Old Love Letter

28 avril 2011

January 12th, 1917
My beloved,

I walked along the shores this morning with your letter in my hand, as a new day’s light shyly spread over the sleeping sea.

A new day without you yet again.

I didn’t want to be reminded of your absence, of the past and the awaiting solitary hours : it doesn't matter anymore. Your "dead status" was officially cancelled yesterday, with the arrival of both your letter and an announcement from the Army.
I watched the boats floating still, I looked for the non existent wind. My bare feet on the fresh grass, my eyes on the water, grey as the sky and so quiet, like a dormant dream. I held my happiness silently against my heart… There are so many women who are waiting to know, and so many more who cry, confronted with the harsh certainty that their son, their brother, their husband won't come back. 
I was so afraid that perhaps I was wrong in thinking that you would. 
I waited. Here in France, in your country. They said so much blood was shed that the soil turned red, somewhere called Verdun, and that you had very probably died there too. I looked at the map to see where it was. That you could be gone was simply impossible… it felt untrue but none of the locals here would believe a stranger’s heart. They almost sent me home, and they would have, had travelling not been so difficult!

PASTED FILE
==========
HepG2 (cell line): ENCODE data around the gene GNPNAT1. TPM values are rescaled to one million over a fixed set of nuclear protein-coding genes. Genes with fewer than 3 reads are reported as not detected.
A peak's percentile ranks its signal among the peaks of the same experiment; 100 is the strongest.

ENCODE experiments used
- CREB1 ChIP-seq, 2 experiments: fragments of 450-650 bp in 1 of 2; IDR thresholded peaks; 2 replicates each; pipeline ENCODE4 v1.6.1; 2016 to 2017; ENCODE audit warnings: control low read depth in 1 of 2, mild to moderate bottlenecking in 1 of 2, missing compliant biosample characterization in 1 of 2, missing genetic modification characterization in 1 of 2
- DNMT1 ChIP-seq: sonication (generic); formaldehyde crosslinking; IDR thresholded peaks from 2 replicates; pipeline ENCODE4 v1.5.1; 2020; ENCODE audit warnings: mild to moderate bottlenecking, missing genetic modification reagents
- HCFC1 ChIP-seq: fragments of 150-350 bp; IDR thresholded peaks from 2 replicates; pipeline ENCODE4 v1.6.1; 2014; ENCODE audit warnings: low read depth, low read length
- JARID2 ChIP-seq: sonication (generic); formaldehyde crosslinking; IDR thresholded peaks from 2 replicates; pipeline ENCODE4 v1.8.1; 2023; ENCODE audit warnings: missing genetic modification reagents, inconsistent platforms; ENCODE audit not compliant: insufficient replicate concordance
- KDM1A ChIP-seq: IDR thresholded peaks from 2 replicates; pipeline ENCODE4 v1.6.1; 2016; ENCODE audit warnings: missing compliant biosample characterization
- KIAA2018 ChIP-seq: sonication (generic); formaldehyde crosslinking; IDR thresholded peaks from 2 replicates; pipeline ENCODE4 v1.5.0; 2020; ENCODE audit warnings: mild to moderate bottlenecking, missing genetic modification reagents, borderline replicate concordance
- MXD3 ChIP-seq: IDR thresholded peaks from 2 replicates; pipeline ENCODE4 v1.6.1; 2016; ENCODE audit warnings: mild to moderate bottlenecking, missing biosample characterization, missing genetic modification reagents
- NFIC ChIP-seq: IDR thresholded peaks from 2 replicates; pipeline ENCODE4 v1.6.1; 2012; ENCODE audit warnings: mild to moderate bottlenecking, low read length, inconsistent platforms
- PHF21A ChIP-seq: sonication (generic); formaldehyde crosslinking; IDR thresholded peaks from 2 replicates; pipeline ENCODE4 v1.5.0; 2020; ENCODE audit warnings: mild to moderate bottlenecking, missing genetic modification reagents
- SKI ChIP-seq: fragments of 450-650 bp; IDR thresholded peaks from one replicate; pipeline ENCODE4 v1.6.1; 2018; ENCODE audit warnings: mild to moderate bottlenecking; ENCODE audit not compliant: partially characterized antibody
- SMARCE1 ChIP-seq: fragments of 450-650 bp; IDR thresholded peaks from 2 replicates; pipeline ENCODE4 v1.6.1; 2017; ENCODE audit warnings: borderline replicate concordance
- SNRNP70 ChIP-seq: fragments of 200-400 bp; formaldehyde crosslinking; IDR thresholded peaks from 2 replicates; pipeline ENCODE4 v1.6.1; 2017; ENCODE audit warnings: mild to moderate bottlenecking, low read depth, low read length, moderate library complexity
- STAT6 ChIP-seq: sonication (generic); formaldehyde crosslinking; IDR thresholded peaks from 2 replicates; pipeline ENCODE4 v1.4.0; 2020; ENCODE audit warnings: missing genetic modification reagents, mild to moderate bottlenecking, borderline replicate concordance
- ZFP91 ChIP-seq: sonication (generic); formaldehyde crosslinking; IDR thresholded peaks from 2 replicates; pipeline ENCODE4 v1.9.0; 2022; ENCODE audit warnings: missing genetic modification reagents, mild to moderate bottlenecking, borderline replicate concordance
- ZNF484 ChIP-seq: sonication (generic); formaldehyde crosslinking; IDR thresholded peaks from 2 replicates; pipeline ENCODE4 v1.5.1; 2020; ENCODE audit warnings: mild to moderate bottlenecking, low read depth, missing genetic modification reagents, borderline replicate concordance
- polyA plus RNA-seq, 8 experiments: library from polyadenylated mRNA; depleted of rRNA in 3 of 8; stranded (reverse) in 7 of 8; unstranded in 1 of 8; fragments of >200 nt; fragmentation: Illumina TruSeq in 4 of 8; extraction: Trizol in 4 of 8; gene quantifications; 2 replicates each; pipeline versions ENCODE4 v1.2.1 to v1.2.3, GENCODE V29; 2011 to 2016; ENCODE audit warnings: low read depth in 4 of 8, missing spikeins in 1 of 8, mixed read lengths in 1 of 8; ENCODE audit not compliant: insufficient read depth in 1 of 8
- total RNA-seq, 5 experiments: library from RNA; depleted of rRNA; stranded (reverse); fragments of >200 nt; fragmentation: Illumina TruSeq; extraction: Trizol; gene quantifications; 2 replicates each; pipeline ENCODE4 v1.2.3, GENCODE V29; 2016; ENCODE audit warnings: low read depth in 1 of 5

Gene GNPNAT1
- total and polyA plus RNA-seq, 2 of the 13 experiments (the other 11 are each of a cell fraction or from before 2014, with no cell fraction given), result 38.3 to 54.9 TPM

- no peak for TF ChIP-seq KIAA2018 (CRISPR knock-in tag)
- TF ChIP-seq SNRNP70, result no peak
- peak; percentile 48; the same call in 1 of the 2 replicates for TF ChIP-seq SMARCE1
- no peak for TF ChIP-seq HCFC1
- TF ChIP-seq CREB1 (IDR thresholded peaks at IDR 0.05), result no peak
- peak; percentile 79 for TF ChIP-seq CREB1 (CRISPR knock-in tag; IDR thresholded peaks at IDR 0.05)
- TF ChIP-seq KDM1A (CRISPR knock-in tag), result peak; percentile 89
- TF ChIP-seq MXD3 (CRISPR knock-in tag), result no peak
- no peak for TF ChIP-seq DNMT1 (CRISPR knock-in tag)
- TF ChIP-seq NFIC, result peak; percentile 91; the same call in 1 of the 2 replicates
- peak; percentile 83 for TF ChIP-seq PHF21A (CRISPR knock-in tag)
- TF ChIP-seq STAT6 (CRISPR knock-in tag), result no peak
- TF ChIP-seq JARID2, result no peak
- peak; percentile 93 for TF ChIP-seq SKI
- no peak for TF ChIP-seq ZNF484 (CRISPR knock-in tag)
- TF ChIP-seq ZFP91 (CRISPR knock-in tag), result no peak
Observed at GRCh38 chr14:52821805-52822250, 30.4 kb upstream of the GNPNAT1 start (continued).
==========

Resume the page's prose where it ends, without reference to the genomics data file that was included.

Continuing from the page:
With you gone, there was nothing for me left in the village they thought, for I was nothing but the promise of a wife, of a life with you, for you. I am twice a foreigner here, once for not being born within half a day’s walking distance, and twice for not being French. And yet I am a cousin too, the Irish blood in my vein speaks to their heart and memories.
Your words were faintly written but nonetheless strong and filled with such love and hopes, and pain and sadness too. I fear this war has aged you beyond what I could expect… Yet I trust that you will still be the man that left – that the soulmate I love so dearly will be the same underneath the scars. I cried for the agony you had to endure, for the pain that must be yours still and the mutilation this ongoing war inflicted on your body. But the tears on my face were also of relief: you are alive, you will soon be close to me again.

Yes, today I did not want to be reminded of your absence, even though I’ll count the days. I simply wanted to follow our walks by the sea and bathe in the thought that soon you will be home. You may not be whole again, I cannot imagine what it is to be without a limb, but we will walk slowly my love, you and I, together.



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